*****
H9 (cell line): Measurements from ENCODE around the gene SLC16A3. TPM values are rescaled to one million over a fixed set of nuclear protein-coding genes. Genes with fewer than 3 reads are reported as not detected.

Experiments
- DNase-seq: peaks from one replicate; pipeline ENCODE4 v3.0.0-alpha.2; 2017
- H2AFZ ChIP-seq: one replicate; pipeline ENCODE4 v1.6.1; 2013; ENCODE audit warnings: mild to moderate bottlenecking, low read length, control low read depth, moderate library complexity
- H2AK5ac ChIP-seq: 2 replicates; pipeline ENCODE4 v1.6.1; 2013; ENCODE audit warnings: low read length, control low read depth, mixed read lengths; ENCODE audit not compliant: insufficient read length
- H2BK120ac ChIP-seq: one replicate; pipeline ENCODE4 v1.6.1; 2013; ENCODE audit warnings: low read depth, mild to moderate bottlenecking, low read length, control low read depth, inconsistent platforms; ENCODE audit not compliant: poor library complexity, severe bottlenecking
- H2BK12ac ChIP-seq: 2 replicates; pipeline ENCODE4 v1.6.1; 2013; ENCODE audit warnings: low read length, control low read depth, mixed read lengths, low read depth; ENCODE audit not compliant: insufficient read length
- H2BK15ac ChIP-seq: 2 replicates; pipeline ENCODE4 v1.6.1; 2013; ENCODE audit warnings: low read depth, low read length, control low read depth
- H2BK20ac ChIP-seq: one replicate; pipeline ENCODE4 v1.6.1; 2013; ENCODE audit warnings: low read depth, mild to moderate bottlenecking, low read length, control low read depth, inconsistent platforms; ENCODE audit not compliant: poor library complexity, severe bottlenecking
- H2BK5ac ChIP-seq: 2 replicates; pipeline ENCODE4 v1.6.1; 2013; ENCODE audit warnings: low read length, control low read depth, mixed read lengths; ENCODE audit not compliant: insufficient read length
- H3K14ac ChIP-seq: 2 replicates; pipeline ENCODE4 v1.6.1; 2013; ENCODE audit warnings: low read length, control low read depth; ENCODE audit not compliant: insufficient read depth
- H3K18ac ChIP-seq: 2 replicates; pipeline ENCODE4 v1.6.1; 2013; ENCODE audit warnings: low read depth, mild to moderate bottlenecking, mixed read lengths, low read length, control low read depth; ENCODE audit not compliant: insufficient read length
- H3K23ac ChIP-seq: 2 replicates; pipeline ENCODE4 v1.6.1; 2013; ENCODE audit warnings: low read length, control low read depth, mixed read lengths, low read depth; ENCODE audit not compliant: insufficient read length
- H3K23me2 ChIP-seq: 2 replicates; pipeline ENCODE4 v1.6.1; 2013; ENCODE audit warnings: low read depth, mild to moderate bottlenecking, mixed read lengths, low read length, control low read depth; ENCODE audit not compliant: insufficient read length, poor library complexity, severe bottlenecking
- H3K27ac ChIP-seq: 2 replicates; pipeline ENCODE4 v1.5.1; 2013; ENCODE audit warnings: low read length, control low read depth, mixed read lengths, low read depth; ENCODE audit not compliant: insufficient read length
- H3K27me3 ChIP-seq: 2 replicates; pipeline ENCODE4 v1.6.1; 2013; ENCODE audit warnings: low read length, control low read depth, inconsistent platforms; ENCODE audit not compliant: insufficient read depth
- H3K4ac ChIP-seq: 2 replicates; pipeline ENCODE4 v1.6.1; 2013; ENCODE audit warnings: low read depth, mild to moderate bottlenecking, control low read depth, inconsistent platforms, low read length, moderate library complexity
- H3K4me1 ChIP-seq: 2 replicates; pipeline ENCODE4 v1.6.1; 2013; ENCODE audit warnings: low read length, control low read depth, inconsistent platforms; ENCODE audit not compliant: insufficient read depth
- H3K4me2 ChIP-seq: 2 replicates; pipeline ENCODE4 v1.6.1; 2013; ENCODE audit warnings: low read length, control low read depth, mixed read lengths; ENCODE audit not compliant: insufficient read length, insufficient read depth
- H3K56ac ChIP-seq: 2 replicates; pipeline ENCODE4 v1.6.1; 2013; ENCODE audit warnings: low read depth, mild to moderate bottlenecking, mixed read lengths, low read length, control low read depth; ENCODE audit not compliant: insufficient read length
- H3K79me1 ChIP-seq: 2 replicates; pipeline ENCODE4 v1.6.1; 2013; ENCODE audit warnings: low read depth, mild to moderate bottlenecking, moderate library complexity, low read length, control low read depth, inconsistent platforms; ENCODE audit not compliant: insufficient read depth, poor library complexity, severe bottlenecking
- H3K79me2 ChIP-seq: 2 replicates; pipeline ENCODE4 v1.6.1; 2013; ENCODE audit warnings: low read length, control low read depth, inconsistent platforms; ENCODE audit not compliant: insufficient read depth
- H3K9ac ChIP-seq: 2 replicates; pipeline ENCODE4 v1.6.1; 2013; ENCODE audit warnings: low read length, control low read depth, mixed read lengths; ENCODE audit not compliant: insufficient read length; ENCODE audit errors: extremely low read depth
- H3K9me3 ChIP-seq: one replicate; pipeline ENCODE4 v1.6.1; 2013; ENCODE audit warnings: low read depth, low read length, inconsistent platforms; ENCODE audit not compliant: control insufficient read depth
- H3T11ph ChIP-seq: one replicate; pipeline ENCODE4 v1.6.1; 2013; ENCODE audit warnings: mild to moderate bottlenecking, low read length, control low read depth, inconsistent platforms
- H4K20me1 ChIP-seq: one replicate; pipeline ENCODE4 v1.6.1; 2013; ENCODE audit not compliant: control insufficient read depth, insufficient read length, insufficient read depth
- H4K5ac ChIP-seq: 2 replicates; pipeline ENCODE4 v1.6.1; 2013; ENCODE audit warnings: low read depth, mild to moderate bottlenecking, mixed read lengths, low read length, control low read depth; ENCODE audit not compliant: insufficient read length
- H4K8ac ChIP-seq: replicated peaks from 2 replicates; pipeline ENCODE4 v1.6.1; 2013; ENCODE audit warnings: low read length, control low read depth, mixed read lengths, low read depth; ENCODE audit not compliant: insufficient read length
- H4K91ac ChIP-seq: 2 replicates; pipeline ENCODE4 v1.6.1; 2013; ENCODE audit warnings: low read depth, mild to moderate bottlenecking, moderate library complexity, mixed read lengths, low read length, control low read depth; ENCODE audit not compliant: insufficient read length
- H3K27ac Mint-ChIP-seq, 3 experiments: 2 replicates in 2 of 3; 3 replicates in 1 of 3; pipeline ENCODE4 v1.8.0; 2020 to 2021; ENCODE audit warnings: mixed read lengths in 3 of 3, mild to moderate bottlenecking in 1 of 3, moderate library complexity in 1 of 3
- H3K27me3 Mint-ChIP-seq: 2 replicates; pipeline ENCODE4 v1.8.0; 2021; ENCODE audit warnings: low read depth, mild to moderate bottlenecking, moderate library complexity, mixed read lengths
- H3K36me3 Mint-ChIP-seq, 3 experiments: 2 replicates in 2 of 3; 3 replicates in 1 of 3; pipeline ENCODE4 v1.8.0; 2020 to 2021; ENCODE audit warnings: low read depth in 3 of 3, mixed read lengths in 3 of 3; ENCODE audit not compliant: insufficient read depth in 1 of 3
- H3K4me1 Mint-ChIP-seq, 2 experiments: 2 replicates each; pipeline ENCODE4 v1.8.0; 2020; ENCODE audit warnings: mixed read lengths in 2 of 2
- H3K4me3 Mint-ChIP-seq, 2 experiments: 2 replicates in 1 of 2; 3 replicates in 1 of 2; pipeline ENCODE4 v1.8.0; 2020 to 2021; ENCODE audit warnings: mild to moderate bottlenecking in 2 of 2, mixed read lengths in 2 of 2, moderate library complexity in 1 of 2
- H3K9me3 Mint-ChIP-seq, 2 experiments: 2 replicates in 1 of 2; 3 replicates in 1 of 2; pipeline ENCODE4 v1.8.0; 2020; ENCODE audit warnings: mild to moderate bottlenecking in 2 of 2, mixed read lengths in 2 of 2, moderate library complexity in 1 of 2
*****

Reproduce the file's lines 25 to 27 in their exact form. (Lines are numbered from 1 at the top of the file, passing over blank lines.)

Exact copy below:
- H3T11ph ChIP-seq: one replicate; pipeline ENCODE4 v1.6.1; 2013; ENCODE audit warnings: mild to moderate bottlenecking, low read length, control low read depth, inconsistent platforms
- H4K20me1 ChIP-seq: one replicate; pipeline ENCODE4 v1.6.1; 2013; ENCODE audit not compliant: control insufficient read depth, insufficient read length, insufficient read depth
- H4K5ac ChIP-seq: 2 replicates; pipeline ENCODE4 v1.6.1; 2013; ENCODE audit warnings: low read depth, mild to moderate bottlenecking, mixed read lengths, low read length, control low read depth; ENCODE audit not compliant: insufficient read length